[6] Lakes are present and common across many landscapes [Downing et al., 2006], yet lakes and streams have traditionally been studied as separate entities (but see Essington and Carpenter [2000] and Kling et al. [2000]). Lakes within fluvial networks are known to retain nitrogen [Lepistö et al., 2006], incorporate inorganic nutrients into organic matter [Kling et al., 2000], and may be a source of DOM during base flow [Brown et al., 2008]. Since lake DOC concentrations are less affected by hydrologic transport than are stream DOC concentrations, streams with upstream lakes may also be less affected by changes in discharge since water is first routed through a lake, where both water and nutrients may be stored [Kaste et al., 2003]. Thus, lakes may act to decrease the temporal variability of, or buffer, stream solute variability, and the extent of this effect may be related to water residence time [Ito et al., 2007; Kaste et al., 2003; Lepistö et al., 2006; Wurtsbaugh et al., 2005]. Additionally, in-lake processing can influence outflow stream nutrient dynamics [Ito et al., 2007] and DOM characteristics [Hood et al., 2003]. Thus, lakes may influence stream DOM dynamics by influencing both hydrological and biological factors that control DOM characteristics.

[7] The objectives of this research were to evaluate the effects of lakes on temporal patterns of DOM characteristics and annual export of DOC within mountain stream networks. Specifically, we ask: How do lakes alter the magnitude and timing of DOM export? What landscape and lake characteristics influence lake buffering of stream DOM dynamics? And what is the relative contribution of hydrological versus biogeochemical processes to that buffering?

[8] We addressed these questions by comparing DOM quantity, quality and flux in paired lake inflow and outflow streams in seven mountain watersheds. We quantified the timing of DOC center of mass export for the 2008 water year, evaluated relationships between DOC concentration and discharge, and analyzed the intra-annual variability and temporal patterns of DOM characteristics (UV light absorbing capacity and DOC:DON ratios). We then correlated the variability of DOM characteristics to watershed characteristics to elucidate the drivers of lake inflow and outflow temporal variability. Finally, we evaluated the extent to which lakes alter base flow DOC quantity and annual DOC export.

2. Study Area

[9] This study was conducted in paired lake inflows and outflows in seven catchments of the Sawtooth Mountain lake district (44.11°N, 114.93°W) in central Idaho: Alturas (ALT), Bull Trout (BT), Hell Roaring (HR), Little Redfish (LRF), Pettit (PET), Stanley (ST), and Yellow Belly (YB) (Figure 1 and Table 1). HR Lake has two main inflows, hereafter referred to as HR1 and HR2. The lakes are fed by second or third order streams [Arp et al., 2007]. Inflow and outflow sampling locations were located within 20–550 m of the lakes.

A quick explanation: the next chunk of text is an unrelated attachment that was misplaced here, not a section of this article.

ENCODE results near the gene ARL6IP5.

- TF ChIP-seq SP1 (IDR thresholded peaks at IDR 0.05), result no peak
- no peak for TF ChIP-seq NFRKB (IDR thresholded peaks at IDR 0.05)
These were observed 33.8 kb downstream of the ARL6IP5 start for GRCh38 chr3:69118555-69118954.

Figure 1.

Map of study area in the Sawtooth Mountain lake district. Seven study lakes (ALT, Alturas; BT, Bull Trout; HR, Hell Roaring; LRF, Little Redfish; PET, Pettit; ST, Stanley; YB, Yellow Belly) are indicated by arrows. Inflow and outflow sampling stations were located within 550 stream meters of the study lakes and usually within 200 m.

Table 1. Lake and Watershed Characteristics of Seven Lake Inflows and Outflows in the Sawtooth Mountain Lake District, Central Idaho
WSaIDInflow WS Area (km2)Outflow WS Area (km2)Lake Area (km2)Lake/WS AreaLake Volume (*106m3)BF Rtb (years)Elev.c (m)Distance to Closest Upstream Lake (km)Volume of Closest Upstream Lake (*106m3)Percent Lake AreaPercent Forest CoverPercent Veg. CoverPercent Barren Area
  • a

    WS is watershed.

  • b

    BF Rt is lake residence time, calculated as lake volume/average base flow discharge. Rt calculations assume a completely mixed lake.

  • c

    Elevation.

  • d

    Asterisk indicates lake volumes from Budy et al. [1995].

  • e

    Not applicable as a result of no upstream lakes or upstream lakes that are too far and small to influence the study locations.

  • f

    HR1 and HR2 represent two different inflows to Hell Roaring Lake.

AlturasALT64.776.13.340.052108.2*d6.352139NAeNA0.6848.197.71.8
Bull TroutBT10.311.60.250.0271.280.302118NANANA75.299.90.0
Hell RoaringHR1f13.520.70.240.0661.90.2922582.962.541.8121.981.115.8
Hell RoaringHR2f3.6      0.950.133.6412.871.527.4
Little RedfishLRF111.4113.10.260.0020.90.0219782.64273.246.4346.186.07.3
PettitPET21.327.61.620.07645.0*6.9621315.772.542.4430.391.06.9
StanleyST31.940.40.860.02710.4*0.721985NANA0.4662.797.91.7
Yellow BellyYB26.330.00.790.03010.3*0.9421570.730.253.1634.288.29.1

[10] All of the lakes are formed behind terminal moraines deposited ca. 13 kya at the base of their respective watersheds at 1978–2258 m elevation [Borgert et al., 1999]; some watersheds also have upstream lakes behind younger moraines and/or tarns formed in high-elevation cirque basins (Figure 1). Six (ALT, HR, LRF, PET, ST, YB) of the seven study watersheds lie within the Sawtooth National Recreation or Wilderness Area and drain into the Salmon River. BT watershed lies 20 km northwest of ST watershed within the Boise National Forest and drains into the South Fork Payette River.